Archive for the ‘National’ Category

Mar
06
    
CORPORATE AND GOVERNMENT SURVEILLANCE OF THE CLAMSHELL by Robin Read

CORPORATE AND GOVERNMENT SURVEILLANCE OF THE CLAMSHELL

 CIVIL LIBERTIES VIOLATED

 YELLOW JOURNALISM, 1970s STYLE

by Robin Read

Corporate and government surveillance of the Clamshell Alliance began with the inception of the organization in 1976, intensified in the weeks before the April 1977 occupation, and continued for the next several years. Fear mongering by right wing organizations and media, fed by the surveillance and infiltration, were among the factors that led Seabrook area residents to urge the Clamshell to call off its planned massive 1978 occupation and instead hold a three day legal rally on the plant site. The surveillance and infiltration contributed to internal divisions before and after the 1978 demonstration. Read the rest of this entry »

Mar
06
    
Time to Summon Our Greatest Courage by Winona LaDuke

Clamshell Alliance

By Winona LaDuke   

I remember the early morning at Seabrook, and my time in Boston. I remember the smell of the ocean and the mist on my face, and I remember faces and smells, and through that the courageous souls who helped me shape my own humanity.  I know that what we all did changed history.

Seabrook was my first anti nuclear demonstration at a nuclear power plant. I knew little about the east coast, New Hampshire seemed far away from my dorm room at Harvard,or for that matter my parents home three thousand miles away,  but I understood fundamentally that the questions being asked by the activists were the same questions we were asking in our own Indigenous territories- Who gave them the right to poison us?  And how will we stop them?  Read the rest of this entry »

Mar
06
    
From too cheap to meter to too costly to matter By Michael Mariotte and Aja Binette

From too cheap to meter to too costly to matter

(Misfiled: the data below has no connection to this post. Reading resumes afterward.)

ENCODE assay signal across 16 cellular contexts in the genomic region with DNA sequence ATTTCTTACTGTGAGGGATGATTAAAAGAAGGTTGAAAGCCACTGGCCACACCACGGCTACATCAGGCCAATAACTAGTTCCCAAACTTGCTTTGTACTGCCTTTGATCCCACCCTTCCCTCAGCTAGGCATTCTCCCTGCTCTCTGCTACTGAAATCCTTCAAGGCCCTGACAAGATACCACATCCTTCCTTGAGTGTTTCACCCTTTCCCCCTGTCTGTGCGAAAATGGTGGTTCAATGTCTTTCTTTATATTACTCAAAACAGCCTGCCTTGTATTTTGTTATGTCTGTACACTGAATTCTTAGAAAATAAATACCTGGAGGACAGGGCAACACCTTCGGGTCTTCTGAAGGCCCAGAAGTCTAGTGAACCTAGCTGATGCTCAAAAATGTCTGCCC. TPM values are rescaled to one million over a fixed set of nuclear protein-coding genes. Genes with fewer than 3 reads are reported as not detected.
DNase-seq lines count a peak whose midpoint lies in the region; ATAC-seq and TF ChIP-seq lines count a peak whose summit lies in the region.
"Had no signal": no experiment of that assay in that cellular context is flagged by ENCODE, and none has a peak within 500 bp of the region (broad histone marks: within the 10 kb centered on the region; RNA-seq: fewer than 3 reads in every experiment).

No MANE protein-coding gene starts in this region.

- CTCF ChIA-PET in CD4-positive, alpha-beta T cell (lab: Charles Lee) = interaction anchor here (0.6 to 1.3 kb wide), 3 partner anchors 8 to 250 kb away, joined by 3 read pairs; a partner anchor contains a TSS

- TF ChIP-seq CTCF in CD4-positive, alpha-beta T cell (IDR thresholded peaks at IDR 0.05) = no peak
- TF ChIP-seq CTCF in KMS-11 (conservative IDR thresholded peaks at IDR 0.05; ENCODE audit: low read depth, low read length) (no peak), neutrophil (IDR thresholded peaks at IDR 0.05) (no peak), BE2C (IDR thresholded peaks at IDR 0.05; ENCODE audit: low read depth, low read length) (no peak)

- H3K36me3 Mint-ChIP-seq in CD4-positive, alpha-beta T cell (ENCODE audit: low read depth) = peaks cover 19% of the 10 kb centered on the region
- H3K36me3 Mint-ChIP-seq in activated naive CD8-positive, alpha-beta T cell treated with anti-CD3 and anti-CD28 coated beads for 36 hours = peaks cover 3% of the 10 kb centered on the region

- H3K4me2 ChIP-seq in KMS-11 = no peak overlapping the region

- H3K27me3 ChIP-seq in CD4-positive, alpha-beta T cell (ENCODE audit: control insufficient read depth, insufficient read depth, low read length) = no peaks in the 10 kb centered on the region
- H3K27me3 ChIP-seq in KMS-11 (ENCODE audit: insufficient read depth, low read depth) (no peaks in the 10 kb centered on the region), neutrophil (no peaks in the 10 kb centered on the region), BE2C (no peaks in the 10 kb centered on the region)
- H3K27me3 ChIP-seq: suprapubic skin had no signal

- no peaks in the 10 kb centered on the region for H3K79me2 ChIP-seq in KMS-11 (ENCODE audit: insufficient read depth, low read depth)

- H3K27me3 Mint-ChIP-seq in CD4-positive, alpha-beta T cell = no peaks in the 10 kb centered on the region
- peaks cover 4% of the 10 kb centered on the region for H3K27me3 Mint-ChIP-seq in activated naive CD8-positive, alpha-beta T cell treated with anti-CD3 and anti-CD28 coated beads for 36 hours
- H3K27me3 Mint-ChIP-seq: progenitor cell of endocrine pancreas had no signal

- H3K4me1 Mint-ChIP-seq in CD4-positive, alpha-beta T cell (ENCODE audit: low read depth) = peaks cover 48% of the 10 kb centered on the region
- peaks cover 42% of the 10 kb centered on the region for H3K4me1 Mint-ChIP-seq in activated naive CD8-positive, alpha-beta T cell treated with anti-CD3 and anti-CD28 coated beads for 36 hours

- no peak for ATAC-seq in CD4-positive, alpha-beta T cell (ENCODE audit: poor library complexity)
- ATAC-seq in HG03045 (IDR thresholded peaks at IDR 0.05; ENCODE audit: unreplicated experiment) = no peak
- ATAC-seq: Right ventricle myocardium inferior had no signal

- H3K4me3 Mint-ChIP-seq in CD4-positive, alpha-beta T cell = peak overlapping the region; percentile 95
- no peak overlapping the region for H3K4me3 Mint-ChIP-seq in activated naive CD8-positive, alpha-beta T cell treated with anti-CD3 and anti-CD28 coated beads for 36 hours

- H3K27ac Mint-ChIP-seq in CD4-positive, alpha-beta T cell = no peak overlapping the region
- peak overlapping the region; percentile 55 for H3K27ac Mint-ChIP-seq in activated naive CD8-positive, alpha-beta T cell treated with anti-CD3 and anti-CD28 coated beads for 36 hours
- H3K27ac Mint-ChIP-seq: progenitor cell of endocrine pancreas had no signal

By Michael Mariotte and Aja Binette

Nuclear Information and Resource Service

From the industry’s proclamation of nuclear power being “too cheap to meter” in the 1950s to the reality of a major utility going bankrupt in the 1980s, nuclear power has proven to be a source of economic speculation since its inception.

At the beginning of the building boom in the 1960s, reactors were estimated to cost $560/kw for plants being built starting in 1966.  However, the actual cost for those early reactors averaged $1170/kw–a 209% increase over the projected cost. (Costs of building a nuclear reactor are often framed in terms of amount of money spent per kilowatt of electricity that will be supplied to the grid.) Read the rest of this entry »

Mar
06
    
Jobs and Energy by Richard Grossman

Jobs, Energy & the Clam

by Richard Grossman

In spring 1976, I moved from California to Washington DC to become director of Environmentalists For Full Employment (EFFE). EFFE’s task was to counter corporate state propaganda that safe energy threw people out of work, was anti-progress and bad for the economy. We also built alliances among workers and environmentalists.

I had worked for the nation’s first anti-nuclear referendum, California’s Nuclear Safeguards Initiative. Nuclear corporations, banking and weapons corporations, construction and insurance corporations all had joined nuclear zealots in government and the press to scream jobs! jobs! jobs! without let up.

            Without the 1000 nuclear power plants across the nation, they screeched, no jobs. Without 50 nukes in California, everyone would go hungry, freezing and jobless in the dark. California AFL-CIO leaders dangling from corporate strings attacked solar energy advocates as anti-labor and un-American. Read the rest of this entry »

Mar
06
    
Same As It Ever Was by Paul Gunter

Same As It Ever Was

Paul Gunter

The same threats and boondoggles that mobilized the Clamshell Alliance and an anti-nuclear movement around the world in the 1970’s are only more apparent today.

Nuclear power presents more problems than solutions to global warming

The history of nuclear power over the past 50 years is marked by nuclear accidents and an increasing number of near misses. More reactors bring greater risk from catastrophic events both manmade and natural.  The atomic industry is still plagued by problems regarding the environment, public safety, community health and a mounting financial fiasco. It is extremely dangerous to return to a 20th Century technological failure disguised as a solution to the global climate crisis.  Because of this historic failure we cannot collectively risk civilization by squandering resources and precious little time on this dangerous, polluting and unpredictably expensive technology. Read the rest of this entry »